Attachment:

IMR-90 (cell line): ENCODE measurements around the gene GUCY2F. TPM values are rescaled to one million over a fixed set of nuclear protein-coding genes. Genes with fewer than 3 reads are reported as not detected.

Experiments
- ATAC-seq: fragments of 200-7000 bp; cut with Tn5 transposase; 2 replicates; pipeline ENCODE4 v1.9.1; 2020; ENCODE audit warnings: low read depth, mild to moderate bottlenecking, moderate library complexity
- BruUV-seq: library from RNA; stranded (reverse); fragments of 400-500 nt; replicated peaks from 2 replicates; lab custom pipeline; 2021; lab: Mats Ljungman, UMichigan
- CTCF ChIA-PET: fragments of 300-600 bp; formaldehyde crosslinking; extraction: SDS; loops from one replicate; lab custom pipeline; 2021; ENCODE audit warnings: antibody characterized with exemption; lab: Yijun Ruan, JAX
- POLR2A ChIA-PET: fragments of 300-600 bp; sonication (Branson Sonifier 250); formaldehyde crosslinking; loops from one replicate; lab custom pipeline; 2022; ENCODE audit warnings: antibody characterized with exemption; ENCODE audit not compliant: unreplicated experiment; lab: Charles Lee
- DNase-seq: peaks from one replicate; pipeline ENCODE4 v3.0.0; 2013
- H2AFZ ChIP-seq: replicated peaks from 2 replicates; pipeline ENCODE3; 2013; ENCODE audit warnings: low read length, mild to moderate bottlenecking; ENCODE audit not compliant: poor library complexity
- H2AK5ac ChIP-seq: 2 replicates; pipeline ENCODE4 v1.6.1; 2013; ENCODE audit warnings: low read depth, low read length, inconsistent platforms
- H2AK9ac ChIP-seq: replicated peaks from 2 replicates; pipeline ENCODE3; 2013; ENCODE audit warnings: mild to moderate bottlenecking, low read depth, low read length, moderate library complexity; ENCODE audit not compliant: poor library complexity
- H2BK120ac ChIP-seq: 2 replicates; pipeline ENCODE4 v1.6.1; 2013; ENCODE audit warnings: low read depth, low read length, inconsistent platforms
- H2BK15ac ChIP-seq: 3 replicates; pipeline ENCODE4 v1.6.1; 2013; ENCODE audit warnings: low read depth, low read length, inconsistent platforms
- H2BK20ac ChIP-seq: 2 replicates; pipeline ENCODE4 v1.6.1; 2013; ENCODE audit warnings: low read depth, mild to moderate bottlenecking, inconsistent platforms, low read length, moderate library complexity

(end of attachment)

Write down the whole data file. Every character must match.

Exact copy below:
IMR-90 (cell line): ENCODE measurements around the gene GUCY2F. TPM values are rescaled to one million over a fixed set of nuclear protein-coding genes. Genes with fewer than 3 reads are reported as not detected.

Experiments
- ATAC-seq: fragments of 200-7000 bp; cut with Tn5 transposase; 2 replicates; pipeline ENCODE4 v1.9.1; 2020; ENCODE audit warnings: low read depth, mild to moderate bottlenecking, moderate library complexity
- BruUV-seq: library from RNA; stranded (reverse); fragments of 400-500 nt; replicated peaks from 2 replicates; lab custom pipeline; 2021; lab: Mats Ljungman, UMichigan
- CTCF ChIA-PET: fragments of 300-600 bp; formaldehyde crosslinking; extraction: SDS; loops from one replicate; lab custom pipeline; 2021; ENCODE audit warnings: antibody characterized with exemption; lab: Yijun Ruan, JAX
- POLR2A ChIA-PET: fragments of 300-600 bp; sonication (Branson Sonifier 250); formaldehyde crosslinking; loops from one replicate; lab custom pipeline; 2022; ENCODE audit warnings: antibody characterized with exemption; ENCODE audit not compliant: unreplicated experiment; lab: Charles Lee
- DNase-seq: peaks from one replicate; pipeline ENCODE4 v3.0.0; 2013
- H2AFZ ChIP-seq: replicated peaks from 2 replicates; pipeline ENCODE3; 2013; ENCODE audit warnings: low read length, mild to moderate bottlenecking; ENCODE audit not compliant: poor library complexity
- H2AK5ac ChIP-seq: 2 replicates; pipeline ENCODE4 v1.6.1; 2013; ENCODE audit warnings: low read depth, low read length, inconsistent platforms
- H2AK9ac ChIP-seq: replicated peaks from 2 replicates; pipeline ENCODE3; 2013; ENCODE audit warnings: mild to moderate bottlenecking, low read depth, low read length, moderate library complexity; ENCODE audit not compliant: poor library complexity
- H2BK120ac ChIP-seq: 2 replicates; pipeline ENCODE4 v1.6.1; 2013; ENCODE audit warnings: low read depth, low read length, inconsistent platforms
- H2BK15ac ChIP-seq: 3 replicates; pipeline ENCODE4 v1.6.1; 2013; ENCODE audit warnings: low read depth, low read length, inconsistent platforms
- H2BK20ac ChIP-seq: 2 replicates; pipeline ENCODE4 v1.6.1; 2013; ENCODE audit warnings: low read depth, mild to moderate bottlenecking, inconsistent platforms, low read length, moderate library complexity